Last light out too
Tamjid Sultan Mahi has become numb. At the tender age of around 16, he lost both his parents in the span of 10 days.
As he walked out of Banani military graveyard around 7:00pm yesterday, tears streamed down his cheeks, but his face betrayed no emotion.
He just buried his mother there. Only three days ago, he buried his father Captain Abid Sultan, who was killed in the US-Bangla plane crash in Nepal, in the same graveyard.
There were people all around, relatives and well-wishers; but you could tell from the emptiness on his face that nothing mattered.
Afsana Khanam died around 9:30am yesterday at the National Institute of Neuroscience and Hospital in the capital. She was under treatment there since March 18, when she suffered a stroke.
After a brain surgery, she suffered a second stroke that night and had been on life support since then, relatives said.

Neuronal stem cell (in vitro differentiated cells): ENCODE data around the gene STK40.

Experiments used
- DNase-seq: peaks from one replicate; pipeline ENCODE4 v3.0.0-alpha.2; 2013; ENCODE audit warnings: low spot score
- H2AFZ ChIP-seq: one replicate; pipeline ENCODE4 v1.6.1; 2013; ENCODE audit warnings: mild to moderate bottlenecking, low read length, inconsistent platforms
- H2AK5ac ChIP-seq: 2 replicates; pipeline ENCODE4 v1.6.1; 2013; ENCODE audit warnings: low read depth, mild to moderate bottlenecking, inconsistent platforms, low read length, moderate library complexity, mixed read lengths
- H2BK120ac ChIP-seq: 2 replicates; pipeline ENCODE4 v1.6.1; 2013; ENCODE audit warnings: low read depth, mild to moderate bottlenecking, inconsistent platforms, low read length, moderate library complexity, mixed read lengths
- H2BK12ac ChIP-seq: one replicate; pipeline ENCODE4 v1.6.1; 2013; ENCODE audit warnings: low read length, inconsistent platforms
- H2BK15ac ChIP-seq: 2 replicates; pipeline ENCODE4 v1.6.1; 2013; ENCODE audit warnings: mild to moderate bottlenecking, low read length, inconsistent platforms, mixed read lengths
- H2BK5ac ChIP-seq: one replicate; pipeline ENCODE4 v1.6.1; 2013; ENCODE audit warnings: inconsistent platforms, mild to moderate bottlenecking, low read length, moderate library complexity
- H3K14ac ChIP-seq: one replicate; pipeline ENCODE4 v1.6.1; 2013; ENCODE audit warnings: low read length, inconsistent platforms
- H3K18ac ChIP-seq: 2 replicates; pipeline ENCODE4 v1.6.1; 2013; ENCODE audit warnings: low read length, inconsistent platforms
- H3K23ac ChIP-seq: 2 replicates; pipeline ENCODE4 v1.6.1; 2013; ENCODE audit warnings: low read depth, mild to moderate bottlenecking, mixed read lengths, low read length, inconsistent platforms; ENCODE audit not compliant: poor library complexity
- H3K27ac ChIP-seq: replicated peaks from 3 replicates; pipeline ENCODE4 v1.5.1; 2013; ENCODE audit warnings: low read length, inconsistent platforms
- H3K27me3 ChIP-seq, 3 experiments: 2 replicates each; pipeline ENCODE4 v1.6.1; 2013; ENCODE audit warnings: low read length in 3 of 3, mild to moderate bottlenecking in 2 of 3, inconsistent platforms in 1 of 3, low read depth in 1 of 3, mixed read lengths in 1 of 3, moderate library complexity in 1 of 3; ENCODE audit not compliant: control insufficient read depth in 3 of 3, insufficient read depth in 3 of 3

“Tamjid came to the hospital around 10:30am after hearing that his mother died. But he didn't go to the third floor [where she was under treatment] to see her. He sat in a doctor's room on the first floor,” said his uncle Kazi Shahinul Islam.
Tamjid, an O-level student, was sitting there as relatives were making arrangements for the funeral. At the namaz-e-janaza at Gausul Azam mosque in Uttara, he did not speak a word, not even when relatives came to comfort him.
Relatives said Tamjid was sleeping beside his mother in their Uttara house when she suffered the stroke. He started screaming after getting no response from her in the morning. She was first taken to a hospital in Uttara and from there to the Neuroscience hospital.
Most of her organs stopped responding on Tuesday, relatives said.
Tamjid's father Abid Sultan, pilot of the ill-fated US-Bangla flight BS 211, along with his three other cabin crew members died in the crash at Tribhuban International Airport in Kathmandu on March 12.
The flight took off from Dhaka with 32 Bangladeshis, 33 Nepalese, and one each from the Maldives and China on board.
At least 49 people, including 26 Bangladeshis, were killed when the plane, a 76-seater Bombardier Dash 8 Q-400, slammed on an empty field, caught fire, and came to a rest on a football pitch.